Berlin: Deutsches Institut für Wirtschaftsforschung (DIW)
ZBW - Deutsche Zentralbibliothek für Wirtschaftswissenschaften, Leibniz-Informationszentrum Wirtschaft Kiel, Hamburg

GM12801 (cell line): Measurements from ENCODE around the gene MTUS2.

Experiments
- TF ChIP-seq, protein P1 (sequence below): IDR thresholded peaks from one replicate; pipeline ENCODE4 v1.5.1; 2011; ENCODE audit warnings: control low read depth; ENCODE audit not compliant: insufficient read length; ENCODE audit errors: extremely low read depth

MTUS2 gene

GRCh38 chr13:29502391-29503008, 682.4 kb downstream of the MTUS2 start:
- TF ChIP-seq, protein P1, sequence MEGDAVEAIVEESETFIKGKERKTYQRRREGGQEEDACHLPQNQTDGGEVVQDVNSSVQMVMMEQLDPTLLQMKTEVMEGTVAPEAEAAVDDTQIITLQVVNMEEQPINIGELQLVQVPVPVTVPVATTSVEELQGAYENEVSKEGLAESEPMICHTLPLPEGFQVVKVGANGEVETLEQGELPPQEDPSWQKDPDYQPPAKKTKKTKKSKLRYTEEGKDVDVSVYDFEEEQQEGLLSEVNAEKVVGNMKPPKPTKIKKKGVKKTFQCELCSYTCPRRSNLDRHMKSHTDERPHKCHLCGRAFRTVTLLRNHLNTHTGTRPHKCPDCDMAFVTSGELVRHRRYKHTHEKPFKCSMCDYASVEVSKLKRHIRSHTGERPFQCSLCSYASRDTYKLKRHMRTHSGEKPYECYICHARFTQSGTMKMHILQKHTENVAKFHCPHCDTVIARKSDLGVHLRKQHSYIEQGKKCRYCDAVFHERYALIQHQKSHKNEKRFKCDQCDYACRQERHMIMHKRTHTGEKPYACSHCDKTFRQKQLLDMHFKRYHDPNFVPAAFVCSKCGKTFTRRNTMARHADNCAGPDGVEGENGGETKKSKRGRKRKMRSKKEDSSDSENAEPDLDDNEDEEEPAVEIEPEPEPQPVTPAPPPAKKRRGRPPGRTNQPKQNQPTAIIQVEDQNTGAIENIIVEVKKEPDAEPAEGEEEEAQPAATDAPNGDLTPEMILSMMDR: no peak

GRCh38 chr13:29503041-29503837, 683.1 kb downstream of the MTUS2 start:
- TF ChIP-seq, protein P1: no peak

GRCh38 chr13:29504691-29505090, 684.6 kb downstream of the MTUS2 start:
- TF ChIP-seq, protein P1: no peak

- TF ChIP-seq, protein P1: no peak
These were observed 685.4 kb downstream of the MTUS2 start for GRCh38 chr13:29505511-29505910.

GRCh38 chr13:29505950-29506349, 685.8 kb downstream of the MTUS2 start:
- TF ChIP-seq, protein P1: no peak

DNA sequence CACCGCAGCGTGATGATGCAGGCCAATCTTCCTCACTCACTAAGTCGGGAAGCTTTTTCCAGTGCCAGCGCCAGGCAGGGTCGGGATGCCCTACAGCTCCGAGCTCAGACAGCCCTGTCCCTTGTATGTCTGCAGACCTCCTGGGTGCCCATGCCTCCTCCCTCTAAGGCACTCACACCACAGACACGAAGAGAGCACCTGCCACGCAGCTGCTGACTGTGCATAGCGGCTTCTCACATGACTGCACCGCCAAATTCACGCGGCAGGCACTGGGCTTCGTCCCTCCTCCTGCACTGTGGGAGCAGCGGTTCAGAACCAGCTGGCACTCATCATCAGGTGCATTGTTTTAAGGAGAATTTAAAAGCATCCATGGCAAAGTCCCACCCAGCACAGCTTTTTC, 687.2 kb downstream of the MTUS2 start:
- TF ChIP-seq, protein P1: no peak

The paper presents results for the development of total factor productivity (TFP) growth for 35 industries. It analyses the medium-term and long-term trends in these industries during the last two decades. The method used for the calculation was first proposed by Huiten (J986). It takes into account capacity utilization effects for the capital stock. Comparing the average TFP growth rates for manufacturing before, during, and after the two oil price shocks one observes that there is a steady acceleration from a fairly low 1.4per cent rate during 1970-74 to 2 per cent during 1984-89. Contrary labour productivity, measured by annual working hours, declined. Therefore the increase in TFP growth rates has to be attributed to a marked shift in capital productivity. During the early 70ies capital productivity growth rates were negative in manufacturing supporting a hypothesis of capital using and labour saving technological progress. Since then capital productivity became positive across all major subindustries in manufacturing. This led to the up-turn in TFP growth. Four hypothesis are proposed in the paper to explain the shift in the development of capital productivity growth. In the last section a number of cross-section regressions for the 35 industries for the whole period as well as a number of subperiods are calculated. As the results show Verdoorns Law seems to be valid for all periods considered Therefore high growth industries are - with respect to gross value added - leading industries in high TFP growth as well.
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